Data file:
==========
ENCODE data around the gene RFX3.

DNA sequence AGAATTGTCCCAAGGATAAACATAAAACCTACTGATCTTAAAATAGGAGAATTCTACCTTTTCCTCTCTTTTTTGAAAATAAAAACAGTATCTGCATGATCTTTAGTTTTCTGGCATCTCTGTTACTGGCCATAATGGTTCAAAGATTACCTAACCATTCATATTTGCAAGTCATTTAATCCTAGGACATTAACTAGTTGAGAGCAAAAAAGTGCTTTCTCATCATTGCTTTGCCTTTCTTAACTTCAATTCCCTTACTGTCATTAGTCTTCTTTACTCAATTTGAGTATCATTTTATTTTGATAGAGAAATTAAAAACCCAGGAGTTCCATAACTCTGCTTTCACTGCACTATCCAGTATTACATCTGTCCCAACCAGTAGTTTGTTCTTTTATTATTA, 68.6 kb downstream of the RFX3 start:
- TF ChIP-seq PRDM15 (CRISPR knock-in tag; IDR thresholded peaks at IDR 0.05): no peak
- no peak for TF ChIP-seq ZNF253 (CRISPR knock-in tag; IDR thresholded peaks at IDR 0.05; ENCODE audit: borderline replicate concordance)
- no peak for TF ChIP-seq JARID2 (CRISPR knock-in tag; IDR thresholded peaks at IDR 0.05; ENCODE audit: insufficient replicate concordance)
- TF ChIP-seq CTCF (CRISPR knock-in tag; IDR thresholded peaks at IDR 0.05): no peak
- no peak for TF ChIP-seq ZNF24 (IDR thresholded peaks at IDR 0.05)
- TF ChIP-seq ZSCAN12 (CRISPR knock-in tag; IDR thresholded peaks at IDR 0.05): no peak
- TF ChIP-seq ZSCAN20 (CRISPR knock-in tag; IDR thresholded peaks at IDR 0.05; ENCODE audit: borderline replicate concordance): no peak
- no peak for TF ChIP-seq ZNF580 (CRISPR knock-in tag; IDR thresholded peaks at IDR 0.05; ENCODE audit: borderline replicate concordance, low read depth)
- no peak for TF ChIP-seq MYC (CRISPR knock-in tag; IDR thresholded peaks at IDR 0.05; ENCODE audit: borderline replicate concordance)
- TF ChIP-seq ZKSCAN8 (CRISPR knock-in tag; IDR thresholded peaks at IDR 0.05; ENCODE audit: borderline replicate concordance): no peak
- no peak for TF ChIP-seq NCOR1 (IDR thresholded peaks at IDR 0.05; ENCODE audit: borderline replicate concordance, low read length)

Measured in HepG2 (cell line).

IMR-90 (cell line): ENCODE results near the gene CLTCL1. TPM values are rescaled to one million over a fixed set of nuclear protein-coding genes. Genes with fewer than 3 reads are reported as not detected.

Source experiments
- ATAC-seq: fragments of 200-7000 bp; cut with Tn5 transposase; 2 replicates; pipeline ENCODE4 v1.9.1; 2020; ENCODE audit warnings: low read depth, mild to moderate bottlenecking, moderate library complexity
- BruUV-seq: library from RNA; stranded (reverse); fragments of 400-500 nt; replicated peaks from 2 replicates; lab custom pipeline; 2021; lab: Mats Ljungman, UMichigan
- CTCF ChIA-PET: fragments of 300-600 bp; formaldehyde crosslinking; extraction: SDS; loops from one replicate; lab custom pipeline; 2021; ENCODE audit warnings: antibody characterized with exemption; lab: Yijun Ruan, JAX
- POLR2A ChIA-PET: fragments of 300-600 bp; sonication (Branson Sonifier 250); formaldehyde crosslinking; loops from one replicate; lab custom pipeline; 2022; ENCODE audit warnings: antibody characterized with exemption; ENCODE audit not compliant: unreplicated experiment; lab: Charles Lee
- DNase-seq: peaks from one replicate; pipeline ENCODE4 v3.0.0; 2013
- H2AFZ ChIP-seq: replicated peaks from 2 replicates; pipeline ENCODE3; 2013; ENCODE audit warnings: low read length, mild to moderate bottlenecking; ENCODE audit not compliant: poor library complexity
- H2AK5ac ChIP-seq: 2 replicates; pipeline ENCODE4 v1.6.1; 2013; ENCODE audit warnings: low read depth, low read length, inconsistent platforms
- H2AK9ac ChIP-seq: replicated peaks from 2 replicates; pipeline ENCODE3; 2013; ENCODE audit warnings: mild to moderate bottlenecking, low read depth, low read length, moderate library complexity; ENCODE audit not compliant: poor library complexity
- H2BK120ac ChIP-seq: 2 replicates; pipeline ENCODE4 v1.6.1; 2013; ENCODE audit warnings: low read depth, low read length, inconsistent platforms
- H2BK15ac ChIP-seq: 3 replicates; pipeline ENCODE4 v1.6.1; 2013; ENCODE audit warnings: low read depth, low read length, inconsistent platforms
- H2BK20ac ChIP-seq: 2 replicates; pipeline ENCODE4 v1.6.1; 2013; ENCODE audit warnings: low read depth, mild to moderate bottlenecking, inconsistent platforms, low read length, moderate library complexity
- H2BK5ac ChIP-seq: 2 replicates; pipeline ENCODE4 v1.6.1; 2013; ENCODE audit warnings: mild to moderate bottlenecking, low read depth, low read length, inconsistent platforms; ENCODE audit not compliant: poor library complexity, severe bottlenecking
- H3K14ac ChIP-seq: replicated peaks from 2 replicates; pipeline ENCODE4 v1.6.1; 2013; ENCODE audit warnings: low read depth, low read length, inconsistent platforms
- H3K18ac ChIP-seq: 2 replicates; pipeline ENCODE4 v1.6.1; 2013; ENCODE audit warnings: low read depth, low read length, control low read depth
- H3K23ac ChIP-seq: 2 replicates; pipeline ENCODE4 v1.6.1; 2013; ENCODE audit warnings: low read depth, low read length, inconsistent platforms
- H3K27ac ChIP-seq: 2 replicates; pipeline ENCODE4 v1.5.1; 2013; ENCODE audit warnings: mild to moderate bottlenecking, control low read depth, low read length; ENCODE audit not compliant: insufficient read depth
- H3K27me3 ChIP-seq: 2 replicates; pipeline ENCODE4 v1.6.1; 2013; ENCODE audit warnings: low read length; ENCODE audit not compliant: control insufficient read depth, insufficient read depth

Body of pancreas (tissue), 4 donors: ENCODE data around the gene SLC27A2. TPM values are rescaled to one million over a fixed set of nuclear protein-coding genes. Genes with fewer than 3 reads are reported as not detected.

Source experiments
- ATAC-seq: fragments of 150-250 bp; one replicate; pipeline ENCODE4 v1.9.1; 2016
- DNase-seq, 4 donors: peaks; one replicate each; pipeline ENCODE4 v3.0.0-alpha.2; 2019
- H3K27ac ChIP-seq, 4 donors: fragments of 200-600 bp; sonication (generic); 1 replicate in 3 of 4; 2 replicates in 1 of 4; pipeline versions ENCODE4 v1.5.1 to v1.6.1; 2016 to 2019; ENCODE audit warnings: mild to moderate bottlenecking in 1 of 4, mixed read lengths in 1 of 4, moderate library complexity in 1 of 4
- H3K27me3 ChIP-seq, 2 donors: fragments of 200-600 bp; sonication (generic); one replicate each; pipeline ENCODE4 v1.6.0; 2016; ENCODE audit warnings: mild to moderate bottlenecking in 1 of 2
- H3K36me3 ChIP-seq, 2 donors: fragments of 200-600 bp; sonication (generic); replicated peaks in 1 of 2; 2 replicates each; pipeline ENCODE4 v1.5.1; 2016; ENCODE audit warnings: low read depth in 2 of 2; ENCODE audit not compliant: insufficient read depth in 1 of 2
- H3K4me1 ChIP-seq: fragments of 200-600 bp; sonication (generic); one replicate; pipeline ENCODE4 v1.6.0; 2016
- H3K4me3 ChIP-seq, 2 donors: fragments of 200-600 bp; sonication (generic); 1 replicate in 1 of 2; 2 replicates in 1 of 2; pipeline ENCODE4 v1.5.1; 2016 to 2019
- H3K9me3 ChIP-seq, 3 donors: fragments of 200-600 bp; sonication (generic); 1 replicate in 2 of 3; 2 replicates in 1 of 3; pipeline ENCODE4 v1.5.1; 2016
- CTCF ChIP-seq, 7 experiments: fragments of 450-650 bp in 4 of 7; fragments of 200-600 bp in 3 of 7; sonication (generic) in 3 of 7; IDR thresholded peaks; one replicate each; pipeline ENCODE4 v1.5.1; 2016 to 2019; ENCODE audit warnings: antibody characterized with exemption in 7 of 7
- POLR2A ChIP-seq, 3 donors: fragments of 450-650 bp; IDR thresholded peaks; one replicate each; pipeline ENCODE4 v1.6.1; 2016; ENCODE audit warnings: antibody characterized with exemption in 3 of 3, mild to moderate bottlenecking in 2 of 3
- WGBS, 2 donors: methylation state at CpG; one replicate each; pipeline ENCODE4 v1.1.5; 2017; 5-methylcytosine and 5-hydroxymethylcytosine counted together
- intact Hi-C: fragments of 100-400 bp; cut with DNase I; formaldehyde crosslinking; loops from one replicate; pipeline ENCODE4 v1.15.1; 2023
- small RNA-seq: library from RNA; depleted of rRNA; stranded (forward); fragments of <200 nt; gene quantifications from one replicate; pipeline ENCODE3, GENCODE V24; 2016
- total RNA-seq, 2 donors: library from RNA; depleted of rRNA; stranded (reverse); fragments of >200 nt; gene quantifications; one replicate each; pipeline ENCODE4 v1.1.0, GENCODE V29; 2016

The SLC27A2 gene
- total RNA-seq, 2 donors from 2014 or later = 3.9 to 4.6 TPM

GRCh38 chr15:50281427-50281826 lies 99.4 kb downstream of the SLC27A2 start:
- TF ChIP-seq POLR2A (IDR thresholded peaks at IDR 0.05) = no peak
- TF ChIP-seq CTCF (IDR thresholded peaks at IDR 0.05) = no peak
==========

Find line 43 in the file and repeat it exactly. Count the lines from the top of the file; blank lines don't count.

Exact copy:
- H3K9me3 ChIP-seq, 3 donors: fragments of 200-600 bp; sonication (generic); 1 replicate in 2 of 3; 2 replicates in 1 of 3; pipeline ENCODE4 v1.5.1; 2016